"A person likely to be damaged by a deceptive trade practice of another may be granted an injunction against it under the principles of equity and on terms that the court considers reasonable. Proof of monetary damages, loss of profits or intent to deceive is not required. Relief granted for the copying of an article shall be limited to the prevention of confusion or misunderstanding as to source. The court in exceptional cases may award reasonable attorneys' fees to the prevailing party. Costs or attorney' fees may be assessed against a defendant only if the court finds that he has willfully engaged in a deceptive trade practice. The relief provided in this section is in addition to remedies otherwise available against the same conduct under the common law or other statutes of this State."

10 M.R.S.A. § 1213.

The Maine Supreme Judicial Court has interpreted the scope of this provision on only one occasion, Sebago Lake Camps, Inc. v. Simpson, 434 A.2d 519 (Me. 1981). In Sebago Lakes, the Maine Supreme Judicial Court made the following observation:

"Except where the statutory provision and the common law conflict, however, the Act suggests no intent to replace the common law. Other courts and commentators have agreed, viewing the Act as, with the enumerated exceptions, codifying the common law. Absent an indication that the legislature intended the Act to supplant the common law, we of course should not give it that effect. We find no such intent expressed. On the contrary, we conclude that section 1213 specifically incorporates equity principles in generalà."

Id. at 521-22 (citations omitted). McCarthy and Brausse each claim Sebago Lakes supports their conflicting positions.

This Court agrees with Brausse. The case law and commentary confirm that the intent and purpose of the UDTPA is to provide aggrieved parties an opportunity to seek injunctive relief from deceptive practices. See Grand Ventures v. Whaley , 622 A.2d 655, 660 (Del. Super. 1992) (unless a state has specifically augmented the UDTPA's remedy provision by providing for other damages, as does Delaware, "only those seeking injunctive relief may recover under the [U]DTPA."); Future Professionals v. Darby , 470 S.E.2d 644, 645 (Ga. 1996) ("the sole remedy available under the Act is injunctive relief . . . under the principles of equity .")(emphasis in original); Alsides v. Brown Inst., Ltd. , 592 N.W.2d 468, 476 (Minn. Ct. App. 1999) ("the sole statutory remedy for deceptive trade practices is injunctive relief."); Richard F. Dole, Jr., Merchant and Consumer Protection: The Uniform Deceptive Trade Practices Act , 76 Yale L.J. 485, 495-97 (1967) (". . . relief under the Uniform Act is limited to an injunction.")(Richard F. Dole was the Draftsman of the 1966 UDTPA).11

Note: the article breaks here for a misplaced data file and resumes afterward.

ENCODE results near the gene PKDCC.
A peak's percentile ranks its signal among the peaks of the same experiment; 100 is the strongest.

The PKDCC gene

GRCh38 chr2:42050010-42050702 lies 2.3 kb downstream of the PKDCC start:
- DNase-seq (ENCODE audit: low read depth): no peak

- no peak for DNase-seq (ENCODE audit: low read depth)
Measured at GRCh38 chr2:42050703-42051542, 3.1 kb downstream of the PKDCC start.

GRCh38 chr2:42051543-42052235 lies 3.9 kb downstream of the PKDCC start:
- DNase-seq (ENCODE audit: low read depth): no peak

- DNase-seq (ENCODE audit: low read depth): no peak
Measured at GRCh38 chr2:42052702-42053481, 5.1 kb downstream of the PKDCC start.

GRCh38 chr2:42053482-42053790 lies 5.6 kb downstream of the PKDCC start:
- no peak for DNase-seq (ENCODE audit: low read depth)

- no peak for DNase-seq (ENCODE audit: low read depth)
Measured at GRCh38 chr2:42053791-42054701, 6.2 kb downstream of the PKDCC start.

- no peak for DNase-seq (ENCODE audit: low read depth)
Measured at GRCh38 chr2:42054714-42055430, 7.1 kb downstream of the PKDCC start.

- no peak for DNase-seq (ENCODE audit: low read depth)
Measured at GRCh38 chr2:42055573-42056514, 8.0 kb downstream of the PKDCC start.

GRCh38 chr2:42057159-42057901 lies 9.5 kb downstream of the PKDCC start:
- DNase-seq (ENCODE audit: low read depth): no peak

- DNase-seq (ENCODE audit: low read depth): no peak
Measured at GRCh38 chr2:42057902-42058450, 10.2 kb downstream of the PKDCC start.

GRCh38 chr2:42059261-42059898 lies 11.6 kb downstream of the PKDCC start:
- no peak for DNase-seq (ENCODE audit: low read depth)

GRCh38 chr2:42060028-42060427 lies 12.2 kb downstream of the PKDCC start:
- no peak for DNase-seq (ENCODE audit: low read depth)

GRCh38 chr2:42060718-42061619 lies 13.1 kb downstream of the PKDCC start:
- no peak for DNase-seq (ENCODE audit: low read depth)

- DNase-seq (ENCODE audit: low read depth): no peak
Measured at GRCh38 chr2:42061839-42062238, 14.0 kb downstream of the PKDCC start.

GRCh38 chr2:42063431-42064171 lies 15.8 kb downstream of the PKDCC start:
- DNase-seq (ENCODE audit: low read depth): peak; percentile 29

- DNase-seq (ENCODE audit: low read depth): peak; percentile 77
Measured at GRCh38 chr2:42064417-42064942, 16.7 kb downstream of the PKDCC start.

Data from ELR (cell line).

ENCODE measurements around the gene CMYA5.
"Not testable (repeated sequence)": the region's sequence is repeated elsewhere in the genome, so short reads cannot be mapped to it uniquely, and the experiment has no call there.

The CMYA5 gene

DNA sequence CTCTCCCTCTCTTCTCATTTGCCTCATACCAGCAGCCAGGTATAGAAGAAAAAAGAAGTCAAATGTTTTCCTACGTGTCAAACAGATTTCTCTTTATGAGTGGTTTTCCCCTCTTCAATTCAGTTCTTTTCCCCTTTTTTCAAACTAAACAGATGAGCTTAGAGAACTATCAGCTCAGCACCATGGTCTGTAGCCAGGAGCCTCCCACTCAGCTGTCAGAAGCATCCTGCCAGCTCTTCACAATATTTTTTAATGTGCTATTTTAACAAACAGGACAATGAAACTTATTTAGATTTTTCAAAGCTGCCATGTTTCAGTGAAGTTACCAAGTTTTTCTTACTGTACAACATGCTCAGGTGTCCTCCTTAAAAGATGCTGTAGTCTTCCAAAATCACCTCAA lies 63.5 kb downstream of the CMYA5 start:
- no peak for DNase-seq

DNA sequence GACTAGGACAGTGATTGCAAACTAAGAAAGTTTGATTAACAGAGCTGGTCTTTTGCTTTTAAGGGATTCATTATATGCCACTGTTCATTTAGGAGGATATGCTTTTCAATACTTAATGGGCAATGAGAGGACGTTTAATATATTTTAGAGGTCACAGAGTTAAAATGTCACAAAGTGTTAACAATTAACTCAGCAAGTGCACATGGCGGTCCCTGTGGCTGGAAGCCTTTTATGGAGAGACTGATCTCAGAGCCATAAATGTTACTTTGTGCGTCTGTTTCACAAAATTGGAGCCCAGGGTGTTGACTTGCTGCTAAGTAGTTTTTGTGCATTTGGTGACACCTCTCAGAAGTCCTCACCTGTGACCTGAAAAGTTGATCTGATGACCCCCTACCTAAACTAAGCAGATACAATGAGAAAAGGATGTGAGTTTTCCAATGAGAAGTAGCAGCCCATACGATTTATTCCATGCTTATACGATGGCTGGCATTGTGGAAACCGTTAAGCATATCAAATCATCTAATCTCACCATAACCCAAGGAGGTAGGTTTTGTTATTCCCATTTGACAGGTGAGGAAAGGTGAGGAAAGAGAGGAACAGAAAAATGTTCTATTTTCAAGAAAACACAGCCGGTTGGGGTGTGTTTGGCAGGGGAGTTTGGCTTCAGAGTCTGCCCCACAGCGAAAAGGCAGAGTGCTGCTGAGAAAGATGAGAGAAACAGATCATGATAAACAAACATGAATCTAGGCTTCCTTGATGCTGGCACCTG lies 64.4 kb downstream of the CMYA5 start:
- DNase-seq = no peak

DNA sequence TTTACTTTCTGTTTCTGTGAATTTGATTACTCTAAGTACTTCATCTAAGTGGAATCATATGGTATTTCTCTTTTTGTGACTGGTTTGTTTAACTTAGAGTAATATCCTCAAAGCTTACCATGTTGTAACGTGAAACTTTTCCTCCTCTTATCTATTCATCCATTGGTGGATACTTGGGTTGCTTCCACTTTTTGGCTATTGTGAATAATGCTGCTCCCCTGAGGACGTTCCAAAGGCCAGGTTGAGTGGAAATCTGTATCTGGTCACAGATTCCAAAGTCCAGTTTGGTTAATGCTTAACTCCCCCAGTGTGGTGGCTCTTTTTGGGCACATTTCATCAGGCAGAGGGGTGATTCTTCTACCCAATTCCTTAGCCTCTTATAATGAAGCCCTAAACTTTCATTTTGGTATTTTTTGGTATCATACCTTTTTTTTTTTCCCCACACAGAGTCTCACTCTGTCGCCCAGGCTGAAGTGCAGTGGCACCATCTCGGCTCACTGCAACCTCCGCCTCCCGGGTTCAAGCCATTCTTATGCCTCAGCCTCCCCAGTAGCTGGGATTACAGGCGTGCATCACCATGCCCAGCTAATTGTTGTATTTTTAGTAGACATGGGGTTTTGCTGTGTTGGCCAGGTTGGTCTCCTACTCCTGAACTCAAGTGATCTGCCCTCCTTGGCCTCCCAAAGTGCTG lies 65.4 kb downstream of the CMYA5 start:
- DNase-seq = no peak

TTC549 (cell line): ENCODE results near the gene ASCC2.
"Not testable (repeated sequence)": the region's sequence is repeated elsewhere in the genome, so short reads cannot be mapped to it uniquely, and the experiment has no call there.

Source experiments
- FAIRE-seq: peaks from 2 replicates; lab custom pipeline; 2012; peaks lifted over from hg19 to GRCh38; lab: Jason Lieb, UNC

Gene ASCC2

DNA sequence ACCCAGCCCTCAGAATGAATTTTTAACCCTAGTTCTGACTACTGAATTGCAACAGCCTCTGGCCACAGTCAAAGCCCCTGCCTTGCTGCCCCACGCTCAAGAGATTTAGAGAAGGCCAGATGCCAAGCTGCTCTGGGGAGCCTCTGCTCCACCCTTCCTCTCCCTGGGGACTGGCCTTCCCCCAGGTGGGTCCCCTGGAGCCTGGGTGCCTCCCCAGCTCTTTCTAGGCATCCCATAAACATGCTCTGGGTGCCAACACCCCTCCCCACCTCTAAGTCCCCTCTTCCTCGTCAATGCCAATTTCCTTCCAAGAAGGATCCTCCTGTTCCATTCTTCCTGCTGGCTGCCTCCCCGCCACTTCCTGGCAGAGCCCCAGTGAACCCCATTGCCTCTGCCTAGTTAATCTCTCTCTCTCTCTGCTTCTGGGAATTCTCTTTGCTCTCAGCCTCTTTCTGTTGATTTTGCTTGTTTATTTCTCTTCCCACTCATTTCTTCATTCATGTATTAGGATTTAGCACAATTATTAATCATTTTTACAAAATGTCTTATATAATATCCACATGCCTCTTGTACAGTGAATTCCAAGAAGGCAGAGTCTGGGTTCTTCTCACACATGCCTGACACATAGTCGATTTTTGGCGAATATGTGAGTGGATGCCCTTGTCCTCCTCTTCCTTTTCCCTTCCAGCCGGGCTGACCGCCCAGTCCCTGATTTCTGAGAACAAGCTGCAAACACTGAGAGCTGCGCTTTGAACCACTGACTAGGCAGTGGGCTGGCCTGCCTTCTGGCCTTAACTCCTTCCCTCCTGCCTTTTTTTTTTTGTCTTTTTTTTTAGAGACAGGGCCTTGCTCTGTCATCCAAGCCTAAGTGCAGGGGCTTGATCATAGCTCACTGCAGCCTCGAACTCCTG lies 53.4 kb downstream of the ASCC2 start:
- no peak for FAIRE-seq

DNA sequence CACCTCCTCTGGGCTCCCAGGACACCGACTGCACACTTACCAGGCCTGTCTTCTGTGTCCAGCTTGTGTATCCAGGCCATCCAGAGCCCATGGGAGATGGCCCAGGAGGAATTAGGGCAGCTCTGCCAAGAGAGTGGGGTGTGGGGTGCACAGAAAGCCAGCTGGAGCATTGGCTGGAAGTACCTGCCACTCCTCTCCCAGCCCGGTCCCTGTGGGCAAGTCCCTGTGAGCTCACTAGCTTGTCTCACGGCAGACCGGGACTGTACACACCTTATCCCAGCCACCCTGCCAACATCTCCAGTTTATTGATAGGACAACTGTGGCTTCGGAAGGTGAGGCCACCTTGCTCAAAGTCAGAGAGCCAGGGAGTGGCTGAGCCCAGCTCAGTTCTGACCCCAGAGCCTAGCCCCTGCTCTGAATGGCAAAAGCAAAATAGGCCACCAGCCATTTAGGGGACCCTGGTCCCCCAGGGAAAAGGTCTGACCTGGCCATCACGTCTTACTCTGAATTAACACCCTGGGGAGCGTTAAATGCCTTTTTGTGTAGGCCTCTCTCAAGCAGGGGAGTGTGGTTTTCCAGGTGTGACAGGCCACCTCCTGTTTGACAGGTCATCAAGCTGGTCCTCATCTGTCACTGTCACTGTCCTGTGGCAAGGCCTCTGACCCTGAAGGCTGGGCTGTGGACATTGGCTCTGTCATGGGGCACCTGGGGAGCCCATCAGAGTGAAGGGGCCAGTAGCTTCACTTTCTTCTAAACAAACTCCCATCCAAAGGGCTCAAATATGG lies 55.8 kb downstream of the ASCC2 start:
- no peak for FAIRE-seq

In this District, Judge Carter found the UDTPA, "by its own terms, only provides for injunctive relief." L.L. Bean, Inc. v. Drake Publishers, Inc. , 629 F. Supp. 644, 647 (D. Me. 1986). Judge Carter's decision is especially instructive. In L.L. Bean , he was asked to determine whether the Plaintiff, who was seeking damages and equitable relief under a variety of theories, could demand trial by jury on the UDTPA count. Noting the right to trial by jury does not extend to equitable claims, Judge Carter concluded that because the Maine UDTPA is expressly limited to injunctive relief and does not "support a legal claim," there is no right to a jury trial on a UDTPA claim.

The statute's plain language and interpretive case law and commentary compel the conclusion that the UDTPA provides injunctive relief alone, a remedy neither sought by McCarthy nor applicable to his claim.12

Brausse's motion to dismiss Count VI is granted.


This Court GRANTS Defendant Brausse Diecutting & Converting Equipment, Inc.'s motion to dismiss Counts III and VI of Plaintiff J.S. McCarthy's Complaint. It DENIES Defendant's Motion to Dismiss Count IV; however, it ORDERS Plaintiff McCarthy to engage in discovery on the issues of the time, place, and content of the alleged fraud and on or before sixty days from the date of this Order, Plaintiff McCarthy must file either: (1) a motion to amend and amended complaint complying fully with Rule 9(b); or, (2) a voluntary dismissal of Count IV. The failure to so file on a timely basis shall be grounds for dismissal of Count IV.



Dated this 19th day of October, 2004.